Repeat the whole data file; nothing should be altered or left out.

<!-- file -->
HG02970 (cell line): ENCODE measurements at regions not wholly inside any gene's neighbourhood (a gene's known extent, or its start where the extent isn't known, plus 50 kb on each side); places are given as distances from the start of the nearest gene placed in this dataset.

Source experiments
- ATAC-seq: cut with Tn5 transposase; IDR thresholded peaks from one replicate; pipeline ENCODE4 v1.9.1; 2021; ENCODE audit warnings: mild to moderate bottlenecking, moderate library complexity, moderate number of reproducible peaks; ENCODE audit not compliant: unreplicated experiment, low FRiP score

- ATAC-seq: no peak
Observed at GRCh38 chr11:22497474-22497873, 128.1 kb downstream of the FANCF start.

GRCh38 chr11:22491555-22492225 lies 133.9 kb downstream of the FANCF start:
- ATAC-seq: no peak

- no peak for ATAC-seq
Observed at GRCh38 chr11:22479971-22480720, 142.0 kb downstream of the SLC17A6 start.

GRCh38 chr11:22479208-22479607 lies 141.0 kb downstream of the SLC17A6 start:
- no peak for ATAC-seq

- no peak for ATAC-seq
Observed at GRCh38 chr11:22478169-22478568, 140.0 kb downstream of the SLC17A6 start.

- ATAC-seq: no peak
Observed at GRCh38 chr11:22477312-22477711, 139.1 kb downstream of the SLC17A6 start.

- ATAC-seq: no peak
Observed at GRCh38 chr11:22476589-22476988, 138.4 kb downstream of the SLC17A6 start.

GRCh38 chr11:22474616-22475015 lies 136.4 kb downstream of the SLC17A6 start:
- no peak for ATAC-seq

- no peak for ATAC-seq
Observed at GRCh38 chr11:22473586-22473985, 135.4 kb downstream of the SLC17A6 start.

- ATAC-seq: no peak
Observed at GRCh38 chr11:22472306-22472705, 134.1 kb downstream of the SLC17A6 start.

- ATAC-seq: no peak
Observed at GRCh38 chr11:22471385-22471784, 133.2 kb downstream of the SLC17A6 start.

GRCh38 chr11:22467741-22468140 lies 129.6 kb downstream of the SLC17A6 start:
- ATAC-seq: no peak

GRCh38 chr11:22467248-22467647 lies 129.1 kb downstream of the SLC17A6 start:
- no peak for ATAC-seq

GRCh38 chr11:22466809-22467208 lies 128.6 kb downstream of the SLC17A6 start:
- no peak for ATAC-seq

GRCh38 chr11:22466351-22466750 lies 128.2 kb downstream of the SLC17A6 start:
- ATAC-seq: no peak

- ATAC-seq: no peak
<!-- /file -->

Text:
HG02970 (cell line): ENCODE measurements at regions not wholly inside any gene's neighbourhood (a gene's known extent, or its start where the extent isn't known, plus 50 kb on each side); places are given as distances from the start of the nearest gene placed in this dataset.

Source experiments
- ATAC-seq: cut with Tn5 transposase; IDR thresholded peaks from one replicate; pipeline ENCODE4 v1.9.1; 2021; ENCODE audit warnings: mild to moderate bottlenecking, moderate library complexity, moderate number of reproducible peaks; ENCODE audit not compliant: unreplicated experiment, low FRiP score

- ATAC-seq: no peak
Observed at GRCh38 chr11:22497474-22497873, 128.1 kb downstream of the FANCF start.

GRCh38 chr11:22491555-22492225 lies 133.9 kb downstream of the FANCF start:
- ATAC-seq: no peak

- no peak for ATAC-seq
Observed at GRCh38 chr11:22479971-22480720, 142.0 kb downstream of the SLC17A6 start.

GRCh38 chr11:22479208-22479607 lies 141.0 kb downstream of the SLC17A6 start:
- no peak for ATAC-seq

- no peak for ATAC-seq
Observed at GRCh38 chr11:22478169-22478568, 140.0 kb downstream of the SLC17A6 start.

- ATAC-seq: no peak
Observed at GRCh38 chr11:22477312-22477711, 139.1 kb downstream of the SLC17A6 start.

- ATAC-seq: no peak
Observed at GRCh38 chr11:22476589-22476988, 138.4 kb downstream of the SLC17A6 start.

GRCh38 chr11:22474616-22475015 lies 136.4 kb downstream of the SLC17A6 start:
- no peak for ATAC-seq

- no peak for ATAC-seq
Observed at GRCh38 chr11:22473586-22473985, 135.4 kb downstream of the SLC17A6 start.

- ATAC-seq: no peak
Observed at GRCh38 chr11:22472306-22472705, 134.1 kb downstream of the SLC17A6 start.

- ATAC-seq: no peak
Observed at GRCh38 chr11:22471385-22471784, 133.2 kb downstream of the SLC17A6 start.

GRCh38 chr11:22467741-22468140 lies 129.6 kb downstream of the SLC17A6 start:
- ATAC-seq: no peak

GRCh38 chr11:22467248-22467647 lies 129.1 kb downstream of the SLC17A6 start:
- no peak for ATAC-seq

GRCh38 chr11:22466809-22467208 lies 128.6 kb downstream of the SLC17A6 start:
- no peak for ATAC-seq

GRCh38 chr11:22466351-22466750 lies 128.2 kb downstream of the SLC17A6 start:
- ATAC-seq: no peak

- ATAC-seq: no peak